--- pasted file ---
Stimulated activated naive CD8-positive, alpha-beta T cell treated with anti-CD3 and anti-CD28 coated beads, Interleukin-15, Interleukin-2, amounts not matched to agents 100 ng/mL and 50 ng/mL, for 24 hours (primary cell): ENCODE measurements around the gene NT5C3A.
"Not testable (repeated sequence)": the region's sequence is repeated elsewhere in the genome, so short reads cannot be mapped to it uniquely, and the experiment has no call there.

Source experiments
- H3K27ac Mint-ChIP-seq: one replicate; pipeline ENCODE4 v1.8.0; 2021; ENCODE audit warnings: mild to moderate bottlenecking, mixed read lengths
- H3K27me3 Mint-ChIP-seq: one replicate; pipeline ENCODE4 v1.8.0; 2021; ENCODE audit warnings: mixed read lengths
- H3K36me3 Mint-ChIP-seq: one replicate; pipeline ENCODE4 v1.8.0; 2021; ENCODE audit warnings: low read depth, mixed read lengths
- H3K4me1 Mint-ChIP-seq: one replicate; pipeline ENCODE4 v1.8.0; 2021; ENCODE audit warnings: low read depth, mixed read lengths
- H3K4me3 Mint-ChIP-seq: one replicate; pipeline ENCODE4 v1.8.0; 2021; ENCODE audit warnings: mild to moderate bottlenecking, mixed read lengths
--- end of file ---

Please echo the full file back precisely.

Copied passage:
Stimulated activated naive CD8-positive, alpha-beta T cell treated with anti-CD3 and anti-CD28 coated beads, Interleukin-15, Interleukin-2, amounts not matched to agents 100 ng/mL and 50 ng/mL, for 24 hours (primary cell): ENCODE measurements around the gene NT5C3A.
"Not testable (repeated sequence)": the region's sequence is repeated elsewhere in the genome, so short reads cannot be mapped to it uniquely, and the experiment has no call there.

Source experiments
- H3K27ac Mint-ChIP-seq: one replicate; pipeline ENCODE4 v1.8.0; 2021; ENCODE audit warnings: mild to moderate bottlenecking, mixed read lengths
- H3K27me3 Mint-ChIP-seq: one replicate; pipeline ENCODE4 v1.8.0; 2021; ENCODE audit warnings: mixed read lengths
- H3K36me3 Mint-ChIP-seq: one replicate; pipeline ENCODE4 v1.8.0; 2021; ENCODE audit warnings: low read depth, mixed read lengths
- H3K4me1 Mint-ChIP-seq: one replicate; pipeline ENCODE4 v1.8.0; 2021; ENCODE audit warnings: low read depth, mixed read lengths
- H3K4me3 Mint-ChIP-seq: one replicate; pipeline ENCODE4 v1.8.0; 2021; ENCODE audit warnings: mild to moderate bottlenecking, mixed read lengths